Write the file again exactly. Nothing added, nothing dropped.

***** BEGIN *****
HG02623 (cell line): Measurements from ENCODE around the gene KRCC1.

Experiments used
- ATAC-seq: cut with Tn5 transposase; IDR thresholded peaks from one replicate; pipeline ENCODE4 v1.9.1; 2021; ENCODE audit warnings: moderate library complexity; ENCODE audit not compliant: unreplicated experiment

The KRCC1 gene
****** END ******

HG02623 (cell line): Measurements from ENCODE around the gene KRCC1.

Experiments used
- ATAC-seq: cut with Tn5 transposase; IDR thresholded peaks from one replicate; pipeline ENCODE4 v1.9.1; 2021; ENCODE audit warnings: moderate library complexity; ENCODE audit not compliant: unreplicated experiment

The KRCC1 gene